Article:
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Frank Gabron

GABRON, Frank 81, formerly of Carlisle, Massachusetts, died Tuesday, May 17, 2011 in Washington, D.C. of cancer. He is survived by his son, Andrew Gabron; daughter-in-law Katherine Epler Gabron; and three grandchildren, Hailey, Cynthia, and Andrew, of McLean, Virginia. He was predeceased by his wife, Mildred Gabron in 1999, and his sisters, Madeline and Frances Gabron. Frank served as Chief Executive Officer, President and Chairman of the Board of Directors for Helix Technology Corporation in Mansfield, MA, positions he held from 1980 until his retirement in 1996. During his tenure, Helix achieved dramatic growth in sales and profitability, highlighted by joint ventures in Europe and Japan, and a successful initial public offering on the NASDAQ Exchange. Helix was the world's leading producer of vacuum equipment used in the production of semiconductors prior to its acquisition by Brooks Automation in 2005. He also served on the boards of several Massachusetts firms including Technical Communications Corporation; Aeonics Systems; Dynamic Research Corporation, and Termiflex Corporation of Merrimack, NH; and the Emerson Hospital, Concord MA. Born in 1930 in Pittsfield, Massachusetts to Frank and Mary (Fantini) Gabron, Mr. Gabron grew up in Lenox, graduating from Lenox High School in 1947, and completed a postgraduate year at Lenox School for Boys in 1948. He attended the University of Rhode Island, and was awarded a B.S. in Mechanical Engineering in 1953, and earned an M.S. in Mechanical Engineering from The Pennsylvania State University in 1955, and was a member of Phi Sigma Kappa at both institutions. After graduating from Penn State, Mr. Gabron went to work as a senior combustion research engineer at United Technology Corporation. He was responsible for the initial development of the hydrogen-oxygen rocket engine technology used in UTC's highly-successful RL-10 upper-stage rocket engine for a variety of space missions. In 1960, he joined Arthur D. Little, Inc., an international research and consulting firm, where he held several engineering and new venture management positions. In 1969, Gabron received the NASA Achievement Award for his work "developing and producing equipment used in the Apollo 11 space flights." In 1974, Gabron joined the Helix Technology Corp. in Latham, Massachusetts, as group vice president for the company's CTI-Cryogenics and Process Systems divisions. Gabron became president of the corporation in 1980 and was elected chairman of the board in 1981. He held several U.S. patents, and was published in numerous technical publications. In his retirement, he focused on creating educational opportunities for students in the engineering profession, and 1989, Gabron was named the first Keen Professor for Entrepreneurship in Engineering at Penn State, for which he earned the Penn State Engineering Society Distinguished Service Award. He also endowed five fellowships and sponsored the Dusinberre Distinguished Lecture Series at Penn State's College of Engineering, as well as the Gabron Fellowship in Mechanical Engineering at the University of Rhode Island. Following his beloved wife's passing in 1999, he established the Mildred H. Gabron Liver Research Endowed Fund at the Massachusetts General Hospital. Locally, he mentored and supported the education of several local students, and supported the Boys and Girls Club of Greater Nashua. In lieu of flowers, donations could be made to the Penn State College of Engineering, or the Boys and Girls Club of Greater Nashua, New Hampshire. Please send to: PSU Engineering - Dean's Office, 101 Hammond Building, University Park, PA 16802-1400, attention Trish Long; or Boys and Girls Club of Greater Nashua, 47 Grand Avenue, Nashua NH 03060, attention Patricia Casey.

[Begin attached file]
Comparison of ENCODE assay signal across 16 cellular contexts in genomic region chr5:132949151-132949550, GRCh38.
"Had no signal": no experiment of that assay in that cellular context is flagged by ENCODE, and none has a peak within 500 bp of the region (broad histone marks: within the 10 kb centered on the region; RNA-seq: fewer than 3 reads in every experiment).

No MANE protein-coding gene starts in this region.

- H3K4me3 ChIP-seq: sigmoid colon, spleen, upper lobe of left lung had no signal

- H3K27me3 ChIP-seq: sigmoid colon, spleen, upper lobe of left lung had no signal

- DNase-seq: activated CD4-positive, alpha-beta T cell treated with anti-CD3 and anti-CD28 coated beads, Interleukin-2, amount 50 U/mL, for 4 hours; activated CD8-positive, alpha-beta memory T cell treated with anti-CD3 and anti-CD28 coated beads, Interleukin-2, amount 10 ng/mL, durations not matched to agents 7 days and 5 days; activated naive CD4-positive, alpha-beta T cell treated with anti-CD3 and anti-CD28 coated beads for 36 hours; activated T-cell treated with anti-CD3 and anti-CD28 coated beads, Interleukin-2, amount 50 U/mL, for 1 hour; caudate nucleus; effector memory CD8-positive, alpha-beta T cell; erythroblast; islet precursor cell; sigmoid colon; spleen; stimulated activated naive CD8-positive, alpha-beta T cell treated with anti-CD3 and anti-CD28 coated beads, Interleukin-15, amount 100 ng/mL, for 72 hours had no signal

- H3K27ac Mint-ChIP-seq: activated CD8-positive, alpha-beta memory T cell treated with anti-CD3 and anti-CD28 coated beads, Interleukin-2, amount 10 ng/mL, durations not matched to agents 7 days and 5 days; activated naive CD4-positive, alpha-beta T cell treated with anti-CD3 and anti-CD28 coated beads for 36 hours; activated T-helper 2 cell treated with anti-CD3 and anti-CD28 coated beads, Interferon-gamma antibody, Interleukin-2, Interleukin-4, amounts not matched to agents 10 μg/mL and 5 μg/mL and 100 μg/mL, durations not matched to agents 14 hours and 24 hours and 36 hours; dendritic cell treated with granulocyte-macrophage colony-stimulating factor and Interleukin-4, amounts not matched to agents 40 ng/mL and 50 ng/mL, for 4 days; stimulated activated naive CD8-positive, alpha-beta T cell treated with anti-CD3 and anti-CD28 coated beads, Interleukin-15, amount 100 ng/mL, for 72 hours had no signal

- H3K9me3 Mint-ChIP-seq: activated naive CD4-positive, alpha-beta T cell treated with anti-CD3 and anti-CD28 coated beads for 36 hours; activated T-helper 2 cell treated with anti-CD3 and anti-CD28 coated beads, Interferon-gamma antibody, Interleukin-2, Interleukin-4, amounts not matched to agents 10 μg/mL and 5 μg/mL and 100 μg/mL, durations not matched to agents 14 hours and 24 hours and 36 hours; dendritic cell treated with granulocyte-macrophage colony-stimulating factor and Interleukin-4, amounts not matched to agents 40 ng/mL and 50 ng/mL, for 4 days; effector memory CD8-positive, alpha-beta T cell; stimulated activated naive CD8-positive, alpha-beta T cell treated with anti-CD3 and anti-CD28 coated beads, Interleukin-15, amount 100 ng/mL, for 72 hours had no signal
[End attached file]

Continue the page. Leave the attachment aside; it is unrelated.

Published in The Boston Globe on May 29, 2011
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